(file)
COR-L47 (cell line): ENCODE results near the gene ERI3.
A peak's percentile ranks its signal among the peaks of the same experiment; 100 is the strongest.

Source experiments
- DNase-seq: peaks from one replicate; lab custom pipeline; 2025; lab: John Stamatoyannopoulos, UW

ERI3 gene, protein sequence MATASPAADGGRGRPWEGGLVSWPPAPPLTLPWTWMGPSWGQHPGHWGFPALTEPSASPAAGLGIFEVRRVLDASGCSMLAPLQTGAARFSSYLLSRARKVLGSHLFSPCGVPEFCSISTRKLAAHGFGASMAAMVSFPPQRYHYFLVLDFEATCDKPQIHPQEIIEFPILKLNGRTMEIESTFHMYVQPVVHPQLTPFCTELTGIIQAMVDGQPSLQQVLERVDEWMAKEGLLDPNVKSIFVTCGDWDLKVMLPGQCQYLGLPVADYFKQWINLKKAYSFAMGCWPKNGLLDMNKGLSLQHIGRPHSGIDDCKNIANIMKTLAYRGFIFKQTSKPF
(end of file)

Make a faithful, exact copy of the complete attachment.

COR-L47 (cell line): ENCODE results near the gene ERI3.
A peak's percentile ranks its signal among the peaks of the same experiment; 100 is the strongest.

Source experiments
- DNase-seq: peaks from one replicate; lab custom pipeline; 2025; lab: John Stamatoyannopoulos, UW

ERI3 gene, protein sequence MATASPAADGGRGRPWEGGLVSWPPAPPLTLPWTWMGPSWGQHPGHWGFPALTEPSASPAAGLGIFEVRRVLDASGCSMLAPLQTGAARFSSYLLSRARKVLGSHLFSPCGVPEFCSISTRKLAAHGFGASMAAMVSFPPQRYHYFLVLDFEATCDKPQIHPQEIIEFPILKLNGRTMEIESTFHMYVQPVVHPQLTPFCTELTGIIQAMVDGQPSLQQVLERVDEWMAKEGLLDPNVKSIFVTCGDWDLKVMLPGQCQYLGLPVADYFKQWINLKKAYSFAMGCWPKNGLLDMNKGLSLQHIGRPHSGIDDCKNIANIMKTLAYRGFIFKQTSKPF